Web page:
Astron. J., 126, 1415-1422 (2003/September-0)
The lack of blue supergiants in NGC 7419, a red supergiant-rich galactic open cluster with rapidly rotating stars.
CARON G., MOFFAT A.F.J., ST-LOUIS N., WADE G.A. and LESTER J.B.
Abstract (from CDS):
According to previous studies based on photometry alone, NGC 7419 reveals a surprisingly low ratio of blue to red supergiants: only one blue supergiant (BSG) along with a record number of five red supergiants (RSGs). However, for a cluster like NGC 7419 with solar metallicity, one expects twice as many BSGs as RSGs. To verify the small ratio of BSGs to RSGs, we have obtained spectroscopic observations of the seven most luminous blue member stars using the 1.6 m telescope of the Mount Mégantic Observatory. (The RSGs have already been studied spectroscopically.) To classify the stars, we have developed a system especially adapted for these heavily reddened stars in a spectral region from 8400 to 8920 Å, near the hydrogen Paschen series limit. This classification system is based on standard stars of known MK spectral type extending over O9-B5 and all luminosity classes and is linked through a grid of synthetic spectra to the atmospheric physical parameters Teff and logg. We also include Be stars. Among the seven blue stars observed in NGC 7419, four have red spectra that are dominated by absorption lines and three by emission lines. The spectral types for the former are B2.5 II-III, B2.5 III, B0 III, and B4 III (e), while those for the latter are Be, B1 III-Ve, and Be, respectively. The average heliocentric radial velocity of these stars is -66±6 km.s–1, compatible with the value of -74±9 km.s–1 measured for the five RSG members. A distance of 1.7±0.4 kpc for this cluster was estimated using the blue-star spectral types, in agreement with the value of 2.3±0.3 kpc found by Beauchamp and coworkers, based on isochrone fitting in the color-magnitude diagram. With no BSG stars detected spectroscopically, we confirm the low number, in this case absence, of BSGs in this cluster. The high fraction of Be stars detected by us and others among the bright blue member stars could be explained by an average rotational velocity for the stars in NGC 7419, which is significantly higher than in other clusters of similar age and metallicity. Since higher stellar rotation rates shorten the BSG phase, we suggest that this explains why the evolved stars in NGC 7419 have become RSGs. Thus, NGC 7419 is an exceptional case, since high stellar rotation normally tends to occur at lower metallicity.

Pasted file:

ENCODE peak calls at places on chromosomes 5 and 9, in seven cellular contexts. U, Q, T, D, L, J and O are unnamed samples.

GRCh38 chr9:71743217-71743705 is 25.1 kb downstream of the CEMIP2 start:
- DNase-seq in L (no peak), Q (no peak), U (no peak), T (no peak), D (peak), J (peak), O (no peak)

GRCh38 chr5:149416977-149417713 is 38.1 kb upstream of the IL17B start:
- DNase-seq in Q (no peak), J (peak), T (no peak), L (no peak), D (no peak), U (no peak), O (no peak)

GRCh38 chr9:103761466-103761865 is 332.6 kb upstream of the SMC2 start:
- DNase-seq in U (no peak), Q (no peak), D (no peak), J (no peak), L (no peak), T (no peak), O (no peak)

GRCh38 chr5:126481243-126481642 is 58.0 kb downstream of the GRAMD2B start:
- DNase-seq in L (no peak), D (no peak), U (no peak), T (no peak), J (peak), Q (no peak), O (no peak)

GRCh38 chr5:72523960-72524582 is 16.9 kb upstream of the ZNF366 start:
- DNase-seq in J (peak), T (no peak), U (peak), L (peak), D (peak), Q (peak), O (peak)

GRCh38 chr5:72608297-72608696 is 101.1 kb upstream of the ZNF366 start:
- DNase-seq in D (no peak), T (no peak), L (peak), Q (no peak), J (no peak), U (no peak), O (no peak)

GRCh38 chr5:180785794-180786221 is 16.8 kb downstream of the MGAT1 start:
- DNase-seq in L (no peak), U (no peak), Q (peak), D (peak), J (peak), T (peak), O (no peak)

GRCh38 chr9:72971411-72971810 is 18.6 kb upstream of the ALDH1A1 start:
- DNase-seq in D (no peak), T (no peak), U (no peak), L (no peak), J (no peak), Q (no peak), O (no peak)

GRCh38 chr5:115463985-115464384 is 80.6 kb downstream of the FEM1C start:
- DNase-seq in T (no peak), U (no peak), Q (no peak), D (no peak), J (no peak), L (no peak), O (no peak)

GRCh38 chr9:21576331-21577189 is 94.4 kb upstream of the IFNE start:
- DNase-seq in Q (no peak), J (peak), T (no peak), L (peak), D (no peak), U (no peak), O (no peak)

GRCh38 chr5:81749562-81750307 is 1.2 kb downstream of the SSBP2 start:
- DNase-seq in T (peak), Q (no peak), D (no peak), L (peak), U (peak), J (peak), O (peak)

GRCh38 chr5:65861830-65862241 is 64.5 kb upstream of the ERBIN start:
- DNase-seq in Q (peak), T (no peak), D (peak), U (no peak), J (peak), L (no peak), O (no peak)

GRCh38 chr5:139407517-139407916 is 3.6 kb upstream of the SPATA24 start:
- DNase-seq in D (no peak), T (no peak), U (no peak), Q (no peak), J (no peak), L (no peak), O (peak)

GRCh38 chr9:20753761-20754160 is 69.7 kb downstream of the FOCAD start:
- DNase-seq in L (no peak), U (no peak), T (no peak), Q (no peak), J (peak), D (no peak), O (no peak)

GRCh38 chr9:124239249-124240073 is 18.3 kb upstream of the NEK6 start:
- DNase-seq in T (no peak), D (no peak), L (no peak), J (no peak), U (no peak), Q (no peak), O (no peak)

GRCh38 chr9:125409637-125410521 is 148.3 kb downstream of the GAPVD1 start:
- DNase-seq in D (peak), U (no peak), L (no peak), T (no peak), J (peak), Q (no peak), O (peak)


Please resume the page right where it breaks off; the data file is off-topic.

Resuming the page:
Galaxy: Open Clusters and Associations: Individual: NGC Number: NGC 7419 - Stars: Emission-Line, Be - Stars: Rotation - Stars: Supergiants
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